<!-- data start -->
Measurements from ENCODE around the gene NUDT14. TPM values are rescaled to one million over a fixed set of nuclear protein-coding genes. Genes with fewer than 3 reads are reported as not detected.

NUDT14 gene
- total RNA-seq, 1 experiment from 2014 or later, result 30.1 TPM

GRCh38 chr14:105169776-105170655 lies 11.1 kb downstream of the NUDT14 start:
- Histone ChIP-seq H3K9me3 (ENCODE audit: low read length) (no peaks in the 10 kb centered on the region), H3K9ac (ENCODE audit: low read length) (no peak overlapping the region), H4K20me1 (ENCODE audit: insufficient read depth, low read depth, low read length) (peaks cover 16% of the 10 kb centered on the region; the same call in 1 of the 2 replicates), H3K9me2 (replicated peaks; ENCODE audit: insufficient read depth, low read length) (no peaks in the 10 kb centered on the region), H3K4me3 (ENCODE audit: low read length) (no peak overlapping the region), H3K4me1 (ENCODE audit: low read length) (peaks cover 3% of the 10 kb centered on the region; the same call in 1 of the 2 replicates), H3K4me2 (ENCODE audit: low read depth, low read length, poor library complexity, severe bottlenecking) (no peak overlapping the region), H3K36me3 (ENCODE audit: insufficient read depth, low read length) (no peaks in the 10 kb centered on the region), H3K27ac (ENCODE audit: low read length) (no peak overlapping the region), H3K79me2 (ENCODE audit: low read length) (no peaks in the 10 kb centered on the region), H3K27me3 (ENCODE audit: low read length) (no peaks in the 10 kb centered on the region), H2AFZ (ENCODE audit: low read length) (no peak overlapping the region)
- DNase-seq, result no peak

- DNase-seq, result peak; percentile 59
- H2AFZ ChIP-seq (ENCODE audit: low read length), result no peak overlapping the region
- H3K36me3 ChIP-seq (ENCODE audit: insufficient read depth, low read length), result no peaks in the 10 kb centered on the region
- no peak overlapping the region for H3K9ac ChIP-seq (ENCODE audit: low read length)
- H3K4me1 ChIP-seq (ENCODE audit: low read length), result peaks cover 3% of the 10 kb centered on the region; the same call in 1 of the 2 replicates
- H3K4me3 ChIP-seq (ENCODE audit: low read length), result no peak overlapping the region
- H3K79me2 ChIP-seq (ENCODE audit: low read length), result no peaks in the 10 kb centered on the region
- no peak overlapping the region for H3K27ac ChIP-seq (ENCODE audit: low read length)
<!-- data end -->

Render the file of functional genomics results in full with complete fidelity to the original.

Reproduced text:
Measurements from ENCODE around the gene NUDT14. TPM values are rescaled to one million over a fixed set of nuclear protein-coding genes. Genes with fewer than 3 reads are reported as not detected.

NUDT14 gene
- total RNA-seq, 1 experiment from 2014 or later, result 30.1 TPM

GRCh38 chr14:105169776-105170655 lies 11.1 kb downstream of the NUDT14 start:
- Histone ChIP-seq H3K9me3 (ENCODE audit: low read length) (no peaks in the 10 kb centered on the region), H3K9ac (ENCODE audit: low read length) (no peak overlapping the region), H4K20me1 (ENCODE audit: insufficient read depth, low read depth, low read length) (peaks cover 16% of the 10 kb centered on the region; the same call in 1 of the 2 replicates), H3K9me2 (replicated peaks; ENCODE audit: insufficient read depth, low read length) (no peaks in the 10 kb centered on the region), H3K4me3 (ENCODE audit: low read length) (no peak overlapping the region), H3K4me1 (ENCODE audit: low read length) (peaks cover 3% of the 10 kb centered on the region; the same call in 1 of the 2 replicates), H3K4me2 (ENCODE audit: low read depth, low read length, poor library complexity, severe bottlenecking) (no peak overlapping the region), H3K36me3 (ENCODE audit: insufficient read depth, low read length) (no peaks in the 10 kb centered on the region), H3K27ac (ENCODE audit: low read length) (no peak overlapping the region), H3K79me2 (ENCODE audit: low read length) (no peaks in the 10 kb centered on the region), H3K27me3 (ENCODE audit: low read length) (no peaks in the 10 kb centered on the region), H2AFZ (ENCODE audit: low read length) (no peak overlapping the region)
- DNase-seq, result no peak

- DNase-seq, result peak; percentile 59
- H2AFZ ChIP-seq (ENCODE audit: low read length), result no peak overlapping the region
- H3K36me3 ChIP-seq (ENCODE audit: insufficient read depth, low read length), result no peaks in the 10 kb centered on the region
- no peak overlapping the region for H3K9ac ChIP-seq (ENCODE audit: low read length)
- H3K4me1 ChIP-seq (ENCODE audit: low read length), result peaks cover 3% of the 10 kb centered on the region; the same call in 1 of the 2 replicates
- H3K4me3 ChIP-seq (ENCODE audit: low read length), result no peak overlapping the region
- H3K79me2 ChIP-seq (ENCODE audit: low read length), result no peaks in the 10 kb centered on the region
- no peak overlapping the region for H3K27ac ChIP-seq (ENCODE audit: low read length)